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XX5.02 - Photomorphon Networks: The Science of Intelligent Shape-Changing Structures and Their Applications 
April 23, 2014   8:45am - 9:00am

A “photomorphon” is an optical-fiber-based structure that forms the basic building block of a smart material that intelligently changes shape in response to light. Photomorphons are made of patterned dye-doped elastomers and serve several functions simultaneously, such as controlling the flow of light in response to external stimuli -- e.g. stress and temperature; performing optical logic operations on light pulses; changing the material's shape based on light intensity and external stimuli; and exhibiting optical multi-stability so that for one set of inputs the fiber can be in many shape configurations and internal light intensity levels.A series of photomorphon devices can be fabricated into a single strand of polymer optical fiber that communicate with each other using light and time-division multiplexing or wavelength multiplexing to access specific units in the network. Like a transistor, which endows integrated circuits with complex functionality, photomorphons interconnected with light will make photonic circuits with exceptional computational capabilities. Each element within such a photomorphon network will also be both a sensor and an actuator, making a morphing material that intelligently changes shape in response to external stimuli. We are developing new materials with enhanced photomechanical response and integrating them together to explore applications that can take advantage of morphing materials. Applications will include tactile haptics and sensors, ultra-smart active textiles, and adaptive stretchable electronics, antennas and mirrors.The simplest photomorphon is a Bragg grating fabricated in a photomechanical fiber. The grating reflects a single wavelength at twice the grating period; but, the photomechanical effect changes the grating period and alters the wavelength of light that is reflected. The interplay between light and grating induces an intensity dependent change in the grating's period, leading to complex behavior. A Photomechanical Optical Device (POD) is a multi-grating device made of two or more parallel reflectors surrounding a photomechanical material. A POD is essentially a nonlinear Fabry-Perot cavity that intensifies the light within to leverage the photomechanical effect, and acts as a sensor and actuator. In addition, it exhibits multistability in its light output and mechanical state.This talk will describe the experimental implementation of a POD as well as the next generation of PODs made with Bragg grating reflectors. The theory of multistability, sensing, and actuation in a POD will be discussed and experimental results presented. Also reported will be our progress on making a photomorphon-based deep brain stimulater with electrodes to apply an electric field and a photomechanical actuator section for steering. Preliminary animal studies on early prototypes will also be reported.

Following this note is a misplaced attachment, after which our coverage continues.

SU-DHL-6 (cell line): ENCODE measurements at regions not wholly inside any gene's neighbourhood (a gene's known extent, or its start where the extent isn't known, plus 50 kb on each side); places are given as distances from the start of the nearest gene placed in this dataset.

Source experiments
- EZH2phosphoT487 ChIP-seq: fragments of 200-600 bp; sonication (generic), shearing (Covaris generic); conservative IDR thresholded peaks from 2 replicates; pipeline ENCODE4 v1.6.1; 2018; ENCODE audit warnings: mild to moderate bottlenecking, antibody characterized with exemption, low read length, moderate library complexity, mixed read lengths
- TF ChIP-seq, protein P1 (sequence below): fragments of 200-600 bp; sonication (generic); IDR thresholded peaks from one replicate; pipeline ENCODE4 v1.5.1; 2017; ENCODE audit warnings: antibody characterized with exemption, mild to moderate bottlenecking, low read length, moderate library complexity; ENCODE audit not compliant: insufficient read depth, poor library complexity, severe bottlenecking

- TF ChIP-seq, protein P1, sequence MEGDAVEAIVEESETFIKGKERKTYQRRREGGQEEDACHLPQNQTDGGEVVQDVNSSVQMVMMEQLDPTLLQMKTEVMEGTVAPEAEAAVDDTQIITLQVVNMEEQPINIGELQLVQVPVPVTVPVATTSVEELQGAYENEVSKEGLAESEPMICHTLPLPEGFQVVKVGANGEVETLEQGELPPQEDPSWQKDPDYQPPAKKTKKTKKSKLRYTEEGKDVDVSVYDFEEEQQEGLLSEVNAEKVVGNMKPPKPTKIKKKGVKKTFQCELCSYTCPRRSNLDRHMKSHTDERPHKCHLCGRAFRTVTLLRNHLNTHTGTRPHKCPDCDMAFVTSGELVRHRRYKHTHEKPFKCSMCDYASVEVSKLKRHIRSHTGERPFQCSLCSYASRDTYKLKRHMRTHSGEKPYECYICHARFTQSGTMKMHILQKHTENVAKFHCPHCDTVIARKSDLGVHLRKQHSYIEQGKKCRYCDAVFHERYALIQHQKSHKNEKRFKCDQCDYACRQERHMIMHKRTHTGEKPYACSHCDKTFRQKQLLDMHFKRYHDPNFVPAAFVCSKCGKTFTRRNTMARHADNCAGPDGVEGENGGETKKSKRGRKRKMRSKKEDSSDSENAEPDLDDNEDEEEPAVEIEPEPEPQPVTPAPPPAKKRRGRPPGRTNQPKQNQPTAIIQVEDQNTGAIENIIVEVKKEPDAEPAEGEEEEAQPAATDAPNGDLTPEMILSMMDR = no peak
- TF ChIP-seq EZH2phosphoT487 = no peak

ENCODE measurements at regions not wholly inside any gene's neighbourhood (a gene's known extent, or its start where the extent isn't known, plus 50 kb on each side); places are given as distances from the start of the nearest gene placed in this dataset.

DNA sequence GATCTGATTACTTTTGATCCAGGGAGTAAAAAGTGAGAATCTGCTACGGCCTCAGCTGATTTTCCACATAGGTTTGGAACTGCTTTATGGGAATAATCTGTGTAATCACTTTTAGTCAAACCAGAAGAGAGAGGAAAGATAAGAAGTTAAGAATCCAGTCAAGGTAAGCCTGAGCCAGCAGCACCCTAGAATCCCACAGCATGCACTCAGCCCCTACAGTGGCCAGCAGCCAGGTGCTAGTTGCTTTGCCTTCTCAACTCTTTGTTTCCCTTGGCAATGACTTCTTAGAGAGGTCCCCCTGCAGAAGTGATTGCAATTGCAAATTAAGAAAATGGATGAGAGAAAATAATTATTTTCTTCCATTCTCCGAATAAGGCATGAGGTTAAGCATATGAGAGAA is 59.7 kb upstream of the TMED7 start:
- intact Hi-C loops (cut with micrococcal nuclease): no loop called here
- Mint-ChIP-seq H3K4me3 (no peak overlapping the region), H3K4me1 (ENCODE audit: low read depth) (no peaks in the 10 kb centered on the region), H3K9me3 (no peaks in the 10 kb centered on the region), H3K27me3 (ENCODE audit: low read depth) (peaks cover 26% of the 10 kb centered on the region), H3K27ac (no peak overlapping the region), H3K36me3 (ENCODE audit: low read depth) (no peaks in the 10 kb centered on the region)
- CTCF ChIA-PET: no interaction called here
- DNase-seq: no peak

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Keynote Address
Panel Discussion - Different Approaches to Commercializing Materials Research
Business Challenges to Starting a Materials-Based Company
Fred Kavli Distinguished Lectureship in Nanoscience
Application of In-situ X-ray Absorption, Emission and Powder Diffraction Studies in Nanomaterials Research - From the Design of an In-situ Experiment to Data Analysis